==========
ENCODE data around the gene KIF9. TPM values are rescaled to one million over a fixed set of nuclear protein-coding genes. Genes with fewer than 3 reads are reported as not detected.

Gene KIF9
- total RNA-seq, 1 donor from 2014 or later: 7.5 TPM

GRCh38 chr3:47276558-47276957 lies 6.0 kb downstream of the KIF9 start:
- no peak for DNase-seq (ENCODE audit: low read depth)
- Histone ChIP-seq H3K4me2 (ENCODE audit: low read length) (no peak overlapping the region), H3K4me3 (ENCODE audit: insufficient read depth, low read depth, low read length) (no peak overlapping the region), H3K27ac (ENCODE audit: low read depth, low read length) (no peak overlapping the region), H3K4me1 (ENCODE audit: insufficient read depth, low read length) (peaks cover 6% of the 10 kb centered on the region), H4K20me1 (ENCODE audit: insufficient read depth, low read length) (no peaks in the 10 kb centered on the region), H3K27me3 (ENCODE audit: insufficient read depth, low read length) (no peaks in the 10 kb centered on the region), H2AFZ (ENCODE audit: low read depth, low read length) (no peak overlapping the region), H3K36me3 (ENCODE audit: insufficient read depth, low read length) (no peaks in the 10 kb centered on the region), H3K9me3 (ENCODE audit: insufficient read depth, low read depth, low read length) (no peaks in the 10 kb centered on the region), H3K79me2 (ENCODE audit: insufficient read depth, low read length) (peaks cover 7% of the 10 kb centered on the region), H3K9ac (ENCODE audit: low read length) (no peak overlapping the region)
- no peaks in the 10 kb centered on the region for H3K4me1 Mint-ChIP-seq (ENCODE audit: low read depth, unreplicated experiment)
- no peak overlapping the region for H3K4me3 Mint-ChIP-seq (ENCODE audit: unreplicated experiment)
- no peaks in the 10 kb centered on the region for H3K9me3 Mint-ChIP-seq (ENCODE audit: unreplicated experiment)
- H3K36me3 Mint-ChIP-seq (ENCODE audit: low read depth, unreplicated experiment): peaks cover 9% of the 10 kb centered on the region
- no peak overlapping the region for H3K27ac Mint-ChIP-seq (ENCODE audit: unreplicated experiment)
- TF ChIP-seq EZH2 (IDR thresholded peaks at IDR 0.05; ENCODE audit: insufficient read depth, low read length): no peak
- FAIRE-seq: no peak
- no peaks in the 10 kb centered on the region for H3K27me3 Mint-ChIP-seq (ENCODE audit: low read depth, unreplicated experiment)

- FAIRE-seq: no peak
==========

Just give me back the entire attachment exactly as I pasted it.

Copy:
ENCODE data around the gene KIF9. TPM values are rescaled to one million over a fixed set of nuclear protein-coding genes. Genes with fewer than 3 reads are reported as not detected.

Gene KIF9
- total RNA-seq, 1 donor from 2014 or later: 7.5 TPM

GRCh38 chr3:47276558-47276957 lies 6.0 kb downstream of the KIF9 start:
- no peak for DNase-seq (ENCODE audit: low read depth)
- Histone ChIP-seq H3K4me2 (ENCODE audit: low read length) (no peak overlapping the region), H3K4me3 (ENCODE audit: insufficient read depth, low read depth, low read length) (no peak overlapping the region), H3K27ac (ENCODE audit: low read depth, low read length) (no peak overlapping the region), H3K4me1 (ENCODE audit: insufficient read depth, low read length) (peaks cover 6% of the 10 kb centered on the region), H4K20me1 (ENCODE audit: insufficient read depth, low read length) (no peaks in the 10 kb centered on the region), H3K27me3 (ENCODE audit: insufficient read depth, low read length) (no peaks in the 10 kb centered on the region), H2AFZ (ENCODE audit: low read depth, low read length) (no peak overlapping the region), H3K36me3 (ENCODE audit: insufficient read depth, low read length) (no peaks in the 10 kb centered on the region), H3K9me3 (ENCODE audit: insufficient read depth, low read depth, low read length) (no peaks in the 10 kb centered on the region), H3K79me2 (ENCODE audit: insufficient read depth, low read length) (peaks cover 7% of the 10 kb centered on the region), H3K9ac (ENCODE audit: low read length) (no peak overlapping the region)
- no peaks in the 10 kb centered on the region for H3K4me1 Mint-ChIP-seq (ENCODE audit: low read depth, unreplicated experiment)
- no peak overlapping the region for H3K4me3 Mint-ChIP-seq (ENCODE audit: unreplicated experiment)
- no peaks in the 10 kb centered on the region for H3K9me3 Mint-ChIP-seq (ENCODE audit: unreplicated experiment)
- H3K36me3 Mint-ChIP-seq (ENCODE audit: low read depth, unreplicated experiment): peaks cover 9% of the 10 kb centered on the region
- no peak overlapping the region for H3K27ac Mint-ChIP-seq (ENCODE audit: unreplicated experiment)
- TF ChIP-seq EZH2 (IDR thresholded peaks at IDR 0.05; ENCODE audit: insufficient read depth, low read length): no peak
- FAIRE-seq: no peak
- no peaks in the 10 kb centered on the region for H3K27me3 Mint-ChIP-seq (ENCODE audit: low read depth, unreplicated experiment)

- FAIRE-seq: no peak